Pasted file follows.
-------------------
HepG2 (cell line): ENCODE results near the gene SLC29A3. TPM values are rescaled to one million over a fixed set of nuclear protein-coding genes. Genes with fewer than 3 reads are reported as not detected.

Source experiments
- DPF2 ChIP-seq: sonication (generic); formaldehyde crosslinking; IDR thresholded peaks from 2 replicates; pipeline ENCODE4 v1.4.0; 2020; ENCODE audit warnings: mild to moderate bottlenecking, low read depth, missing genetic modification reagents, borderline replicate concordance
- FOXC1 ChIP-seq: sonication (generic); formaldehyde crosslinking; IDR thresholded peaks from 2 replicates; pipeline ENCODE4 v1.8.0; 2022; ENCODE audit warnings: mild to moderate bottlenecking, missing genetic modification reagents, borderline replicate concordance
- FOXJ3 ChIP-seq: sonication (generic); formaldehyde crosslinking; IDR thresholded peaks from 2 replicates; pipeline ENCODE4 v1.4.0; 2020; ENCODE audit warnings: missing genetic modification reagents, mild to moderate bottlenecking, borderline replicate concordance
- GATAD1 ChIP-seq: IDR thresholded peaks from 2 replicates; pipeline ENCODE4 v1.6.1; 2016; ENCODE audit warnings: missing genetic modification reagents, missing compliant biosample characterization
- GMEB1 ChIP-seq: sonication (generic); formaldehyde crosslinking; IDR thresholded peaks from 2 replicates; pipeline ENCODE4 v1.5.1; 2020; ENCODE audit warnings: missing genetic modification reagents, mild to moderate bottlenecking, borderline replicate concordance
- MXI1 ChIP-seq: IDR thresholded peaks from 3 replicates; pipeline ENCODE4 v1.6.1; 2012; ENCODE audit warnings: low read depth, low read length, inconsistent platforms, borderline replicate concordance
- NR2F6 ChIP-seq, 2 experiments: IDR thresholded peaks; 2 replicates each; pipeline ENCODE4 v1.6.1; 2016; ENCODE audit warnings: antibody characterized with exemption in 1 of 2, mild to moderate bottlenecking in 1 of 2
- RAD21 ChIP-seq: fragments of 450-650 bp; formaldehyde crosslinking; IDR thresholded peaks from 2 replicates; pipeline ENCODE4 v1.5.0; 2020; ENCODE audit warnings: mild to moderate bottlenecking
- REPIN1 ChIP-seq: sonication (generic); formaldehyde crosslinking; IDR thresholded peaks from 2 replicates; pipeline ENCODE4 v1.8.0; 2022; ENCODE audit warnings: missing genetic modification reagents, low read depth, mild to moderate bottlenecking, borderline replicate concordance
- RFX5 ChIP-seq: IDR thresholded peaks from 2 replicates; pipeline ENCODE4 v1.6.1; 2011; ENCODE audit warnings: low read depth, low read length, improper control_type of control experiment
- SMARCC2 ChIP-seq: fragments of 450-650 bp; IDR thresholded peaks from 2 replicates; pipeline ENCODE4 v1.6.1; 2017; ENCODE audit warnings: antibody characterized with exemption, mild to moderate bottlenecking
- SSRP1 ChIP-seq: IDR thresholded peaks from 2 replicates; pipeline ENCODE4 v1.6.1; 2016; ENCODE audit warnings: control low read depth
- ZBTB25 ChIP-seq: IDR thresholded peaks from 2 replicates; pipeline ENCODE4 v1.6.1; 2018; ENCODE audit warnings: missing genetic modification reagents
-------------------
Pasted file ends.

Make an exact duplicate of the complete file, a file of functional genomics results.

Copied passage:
HepG2 (cell line): ENCODE results near the gene SLC29A3. TPM values are rescaled to one million over a fixed set of nuclear protein-coding genes. Genes with fewer than 3 reads are reported as not detected.

Source experiments
- DPF2 ChIP-seq: sonication (generic); formaldehyde crosslinking; IDR thresholded peaks from 2 replicates; pipeline ENCODE4 v1.4.0; 2020; ENCODE audit warnings: mild to moderate bottlenecking, low read depth, missing genetic modification reagents, borderline replicate concordance
- FOXC1 ChIP-seq: sonication (generic); formaldehyde crosslinking; IDR thresholded peaks from 2 replicates; pipeline ENCODE4 v1.8.0; 2022; ENCODE audit warnings: mild to moderate bottlenecking, missing genetic modification reagents, borderline replicate concordance
- FOXJ3 ChIP-seq: sonication (generic); formaldehyde crosslinking; IDR thresholded peaks from 2 replicates; pipeline ENCODE4 v1.4.0; 2020; ENCODE audit warnings: missing genetic modification reagents, mild to moderate bottlenecking, borderline replicate concordance
- GATAD1 ChIP-seq: IDR thresholded peaks from 2 replicates; pipeline ENCODE4 v1.6.1; 2016; ENCODE audit warnings: missing genetic modification reagents, missing compliant biosample characterization
- GMEB1 ChIP-seq: sonication (generic); formaldehyde crosslinking; IDR thresholded peaks from 2 replicates; pipeline ENCODE4 v1.5.1; 2020; ENCODE audit warnings: missing genetic modification reagents, mild to moderate bottlenecking, borderline replicate concordance
- MXI1 ChIP-seq: IDR thresholded peaks from 3 replicates; pipeline ENCODE4 v1.6.1; 2012; ENCODE audit warnings: low read depth, low read length, inconsistent platforms, borderline replicate concordance
- NR2F6 ChIP-seq, 2 experiments: IDR thresholded peaks; 2 replicates each; pipeline ENCODE4 v1.6.1; 2016; ENCODE audit warnings: antibody characterized with exemption in 1 of 2, mild to moderate bottlenecking in 1 of 2
- RAD21 ChIP-seq: fragments of 450-650 bp; formaldehyde crosslinking; IDR thresholded peaks from 2 replicates; pipeline ENCODE4 v1.5.0; 2020; ENCODE audit warnings: mild to moderate bottlenecking
- REPIN1 ChIP-seq: sonication (generic); formaldehyde crosslinking; IDR thresholded peaks from 2 replicates; pipeline ENCODE4 v1.8.0; 2022; ENCODE audit warnings: missing genetic modification reagents, low read depth, mild to moderate bottlenecking, borderline replicate concordance
- RFX5 ChIP-seq: IDR thresholded peaks from 2 replicates; pipeline ENCODE4 v1.6.1; 2011; ENCODE audit warnings: low read depth, low read length, improper control_type of control experiment
- SMARCC2 ChIP-seq: fragments of 450-650 bp; IDR thresholded peaks from 2 replicates; pipeline ENCODE4 v1.6.1; 2017; ENCODE audit warnings: antibody characterized with exemption, mild to moderate bottlenecking
- SSRP1 ChIP-seq: IDR thresholded peaks from 2 replicates; pipeline ENCODE4 v1.6.1; 2016; ENCODE audit warnings: control low read depth
- ZBTB25 ChIP-seq: IDR thresholded peaks from 2 replicates; pipeline ENCODE4 v1.6.1; 2018; ENCODE audit warnings: missing genetic modification reagents